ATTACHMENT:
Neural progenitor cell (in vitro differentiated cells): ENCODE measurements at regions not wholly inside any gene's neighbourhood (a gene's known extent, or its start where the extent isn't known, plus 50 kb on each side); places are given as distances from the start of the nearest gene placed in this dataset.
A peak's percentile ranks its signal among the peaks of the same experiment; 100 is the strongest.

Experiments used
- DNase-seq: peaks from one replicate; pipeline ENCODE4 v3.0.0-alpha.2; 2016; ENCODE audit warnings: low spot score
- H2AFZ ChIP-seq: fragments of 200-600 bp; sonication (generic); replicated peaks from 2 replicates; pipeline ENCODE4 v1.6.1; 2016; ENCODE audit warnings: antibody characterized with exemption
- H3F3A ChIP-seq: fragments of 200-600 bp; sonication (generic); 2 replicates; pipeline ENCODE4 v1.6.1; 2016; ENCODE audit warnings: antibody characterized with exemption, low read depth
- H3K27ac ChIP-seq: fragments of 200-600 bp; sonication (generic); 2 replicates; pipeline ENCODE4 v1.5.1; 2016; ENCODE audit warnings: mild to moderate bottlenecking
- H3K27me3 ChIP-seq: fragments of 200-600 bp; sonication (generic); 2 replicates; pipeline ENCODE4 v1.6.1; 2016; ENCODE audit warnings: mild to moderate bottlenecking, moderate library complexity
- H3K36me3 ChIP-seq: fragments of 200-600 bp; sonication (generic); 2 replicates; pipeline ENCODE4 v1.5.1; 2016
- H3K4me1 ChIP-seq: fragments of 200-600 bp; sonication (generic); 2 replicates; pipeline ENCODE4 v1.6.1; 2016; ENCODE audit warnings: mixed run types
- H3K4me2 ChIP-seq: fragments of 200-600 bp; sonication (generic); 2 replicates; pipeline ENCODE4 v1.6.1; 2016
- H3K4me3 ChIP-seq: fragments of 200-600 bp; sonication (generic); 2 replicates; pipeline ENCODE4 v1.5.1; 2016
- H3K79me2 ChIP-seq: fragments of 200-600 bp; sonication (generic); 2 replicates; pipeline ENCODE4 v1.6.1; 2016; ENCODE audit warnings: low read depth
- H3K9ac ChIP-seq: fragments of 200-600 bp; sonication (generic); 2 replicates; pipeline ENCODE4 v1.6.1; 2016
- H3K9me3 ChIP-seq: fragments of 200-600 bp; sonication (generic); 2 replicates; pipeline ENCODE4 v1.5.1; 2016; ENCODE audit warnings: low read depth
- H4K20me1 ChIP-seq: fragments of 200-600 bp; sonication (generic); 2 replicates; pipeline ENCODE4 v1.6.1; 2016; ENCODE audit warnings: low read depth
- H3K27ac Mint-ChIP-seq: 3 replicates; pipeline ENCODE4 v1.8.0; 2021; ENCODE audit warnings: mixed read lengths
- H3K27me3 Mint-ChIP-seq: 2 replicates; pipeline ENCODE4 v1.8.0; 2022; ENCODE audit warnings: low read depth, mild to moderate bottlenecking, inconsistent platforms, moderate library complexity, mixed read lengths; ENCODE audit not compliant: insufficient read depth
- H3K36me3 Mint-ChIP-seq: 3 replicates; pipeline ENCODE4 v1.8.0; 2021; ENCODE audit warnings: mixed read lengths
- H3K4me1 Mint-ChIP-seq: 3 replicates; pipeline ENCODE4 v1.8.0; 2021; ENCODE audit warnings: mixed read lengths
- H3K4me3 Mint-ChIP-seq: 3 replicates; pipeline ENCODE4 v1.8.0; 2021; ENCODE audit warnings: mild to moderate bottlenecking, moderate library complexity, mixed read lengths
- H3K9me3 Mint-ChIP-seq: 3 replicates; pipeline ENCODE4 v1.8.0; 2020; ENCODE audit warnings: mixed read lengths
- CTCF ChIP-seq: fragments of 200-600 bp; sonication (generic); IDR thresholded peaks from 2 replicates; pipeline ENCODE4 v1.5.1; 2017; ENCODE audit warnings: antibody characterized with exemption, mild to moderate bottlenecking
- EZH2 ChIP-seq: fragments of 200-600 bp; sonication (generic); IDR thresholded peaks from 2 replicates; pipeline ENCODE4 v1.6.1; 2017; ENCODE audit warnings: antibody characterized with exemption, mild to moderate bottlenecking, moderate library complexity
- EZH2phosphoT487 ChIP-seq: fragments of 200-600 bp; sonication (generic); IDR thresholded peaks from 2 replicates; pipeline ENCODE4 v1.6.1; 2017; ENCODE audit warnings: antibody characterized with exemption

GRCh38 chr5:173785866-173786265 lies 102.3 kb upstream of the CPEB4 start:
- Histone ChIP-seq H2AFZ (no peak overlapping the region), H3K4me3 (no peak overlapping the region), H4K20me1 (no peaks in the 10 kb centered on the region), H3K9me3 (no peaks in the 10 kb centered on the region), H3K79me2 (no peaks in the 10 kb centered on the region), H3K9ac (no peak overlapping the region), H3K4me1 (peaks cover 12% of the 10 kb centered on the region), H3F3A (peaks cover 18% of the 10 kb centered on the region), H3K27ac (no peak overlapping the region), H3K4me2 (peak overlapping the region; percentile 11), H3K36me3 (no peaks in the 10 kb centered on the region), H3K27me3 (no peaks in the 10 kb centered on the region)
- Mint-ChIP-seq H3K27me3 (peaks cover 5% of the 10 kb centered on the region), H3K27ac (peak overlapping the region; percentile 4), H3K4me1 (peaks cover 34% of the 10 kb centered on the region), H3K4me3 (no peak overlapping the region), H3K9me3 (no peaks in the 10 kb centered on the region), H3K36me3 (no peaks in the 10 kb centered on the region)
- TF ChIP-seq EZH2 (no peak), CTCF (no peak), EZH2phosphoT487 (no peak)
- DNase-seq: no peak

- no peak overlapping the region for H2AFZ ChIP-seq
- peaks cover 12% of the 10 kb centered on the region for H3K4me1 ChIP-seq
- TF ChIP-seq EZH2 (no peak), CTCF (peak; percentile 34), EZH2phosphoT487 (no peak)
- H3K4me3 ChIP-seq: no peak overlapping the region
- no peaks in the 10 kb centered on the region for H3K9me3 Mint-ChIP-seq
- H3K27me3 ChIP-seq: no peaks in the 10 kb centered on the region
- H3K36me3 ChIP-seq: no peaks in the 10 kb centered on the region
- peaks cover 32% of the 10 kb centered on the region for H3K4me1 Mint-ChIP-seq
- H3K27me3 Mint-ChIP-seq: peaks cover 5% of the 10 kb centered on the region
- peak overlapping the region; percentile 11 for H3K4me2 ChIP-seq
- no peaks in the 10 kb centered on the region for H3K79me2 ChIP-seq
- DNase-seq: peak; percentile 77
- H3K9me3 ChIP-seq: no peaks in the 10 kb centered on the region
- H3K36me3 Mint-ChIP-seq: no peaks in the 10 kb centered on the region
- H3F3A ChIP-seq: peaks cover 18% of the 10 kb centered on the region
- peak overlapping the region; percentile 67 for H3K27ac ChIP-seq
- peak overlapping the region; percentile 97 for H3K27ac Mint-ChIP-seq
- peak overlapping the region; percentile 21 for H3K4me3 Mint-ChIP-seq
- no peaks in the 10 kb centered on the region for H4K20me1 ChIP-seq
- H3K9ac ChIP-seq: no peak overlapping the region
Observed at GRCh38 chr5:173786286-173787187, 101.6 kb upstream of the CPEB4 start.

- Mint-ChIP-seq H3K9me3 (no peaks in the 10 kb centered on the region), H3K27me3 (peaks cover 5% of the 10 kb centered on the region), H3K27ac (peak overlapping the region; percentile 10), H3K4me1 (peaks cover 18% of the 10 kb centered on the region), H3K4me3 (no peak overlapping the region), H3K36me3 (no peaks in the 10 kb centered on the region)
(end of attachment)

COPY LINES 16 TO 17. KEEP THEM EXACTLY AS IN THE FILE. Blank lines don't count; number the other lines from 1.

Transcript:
- H4K20me1 ChIP-seq: fragments of 200-600 bp; sonication (generic); 2 replicates; pipeline ENCODE4 v1.6.1; 2016; ENCODE audit warnings: low read depth
- H3K27ac Mint-ChIP-seq: 3 replicates; pipeline ENCODE4 v1.8.0; 2021; ENCODE audit warnings: mixed read lengths